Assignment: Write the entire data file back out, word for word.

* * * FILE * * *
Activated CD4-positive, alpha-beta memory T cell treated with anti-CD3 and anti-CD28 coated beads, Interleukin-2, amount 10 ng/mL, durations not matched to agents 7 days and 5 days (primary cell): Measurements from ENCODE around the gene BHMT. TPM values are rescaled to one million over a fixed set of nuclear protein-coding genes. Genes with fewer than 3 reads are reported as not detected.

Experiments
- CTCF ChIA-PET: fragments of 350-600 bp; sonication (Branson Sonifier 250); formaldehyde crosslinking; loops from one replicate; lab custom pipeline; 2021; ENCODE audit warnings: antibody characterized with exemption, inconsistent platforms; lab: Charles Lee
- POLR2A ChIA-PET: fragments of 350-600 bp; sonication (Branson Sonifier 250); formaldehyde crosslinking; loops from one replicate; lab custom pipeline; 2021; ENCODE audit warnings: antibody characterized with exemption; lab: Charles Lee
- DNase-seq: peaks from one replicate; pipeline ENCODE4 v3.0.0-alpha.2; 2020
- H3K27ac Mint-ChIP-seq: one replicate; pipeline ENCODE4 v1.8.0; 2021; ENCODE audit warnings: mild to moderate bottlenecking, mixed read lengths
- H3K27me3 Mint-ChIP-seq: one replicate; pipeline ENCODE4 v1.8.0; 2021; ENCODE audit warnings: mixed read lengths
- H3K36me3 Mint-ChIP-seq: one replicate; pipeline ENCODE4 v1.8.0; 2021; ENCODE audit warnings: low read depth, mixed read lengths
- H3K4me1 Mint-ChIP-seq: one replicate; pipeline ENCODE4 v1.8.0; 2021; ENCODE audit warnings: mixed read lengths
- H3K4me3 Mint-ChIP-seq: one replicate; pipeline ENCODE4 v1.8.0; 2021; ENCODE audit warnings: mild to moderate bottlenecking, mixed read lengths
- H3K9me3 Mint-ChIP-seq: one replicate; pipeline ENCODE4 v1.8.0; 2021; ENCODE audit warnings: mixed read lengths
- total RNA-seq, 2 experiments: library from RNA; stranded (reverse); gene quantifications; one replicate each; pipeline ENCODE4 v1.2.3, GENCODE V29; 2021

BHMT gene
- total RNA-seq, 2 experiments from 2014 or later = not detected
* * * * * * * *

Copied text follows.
Activated CD4-positive, alpha-beta memory T cell treated with anti-CD3 and anti-CD28 coated beads, Interleukin-2, amount 10 ng/mL, durations not matched to agents 7 days and 5 days (primary cell): Measurements from ENCODE around the gene BHMT. TPM values are rescaled to one million over a fixed set of nuclear protein-coding genes. Genes with fewer than 3 reads are reported as not detected.

Experiments
- CTCF ChIA-PET: fragments of 350-600 bp; sonication (Branson Sonifier 250); formaldehyde crosslinking; loops from one replicate; lab custom pipeline; 2021; ENCODE audit warnings: antibody characterized with exemption, inconsistent platforms; lab: Charles Lee
- POLR2A ChIA-PET: fragments of 350-600 bp; sonication (Branson Sonifier 250); formaldehyde crosslinking; loops from one replicate; lab custom pipeline; 2021; ENCODE audit warnings: antibody characterized with exemption; lab: Charles Lee
- DNase-seq: peaks from one replicate; pipeline ENCODE4 v3.0.0-alpha.2; 2020
- H3K27ac Mint-ChIP-seq: one replicate; pipeline ENCODE4 v1.8.0; 2021; ENCODE audit warnings: mild to moderate bottlenecking, mixed read lengths
- H3K27me3 Mint-ChIP-seq: one replicate; pipeline ENCODE4 v1.8.0; 2021; ENCODE audit warnings: mixed read lengths
- H3K36me3 Mint-ChIP-seq: one replicate; pipeline ENCODE4 v1.8.0; 2021; ENCODE audit warnings: low read depth, mixed read lengths
- H3K4me1 Mint-ChIP-seq: one replicate; pipeline ENCODE4 v1.8.0; 2021; ENCODE audit warnings: mixed read lengths
- H3K4me3 Mint-ChIP-seq: one replicate; pipeline ENCODE4 v1.8.0; 2021; ENCODE audit warnings: mild to moderate bottlenecking, mixed read lengths
- H3K9me3 Mint-ChIP-seq: one replicate; pipeline ENCODE4 v1.8.0; 2021; ENCODE audit warnings: mixed read lengths
- total RNA-seq, 2 experiments: library from RNA; stranded (reverse); gene quantifications; one replicate each; pipeline ENCODE4 v1.2.3, GENCODE V29; 2021

BHMT gene
- total RNA-seq, 2 experiments from 2014 or later = not detected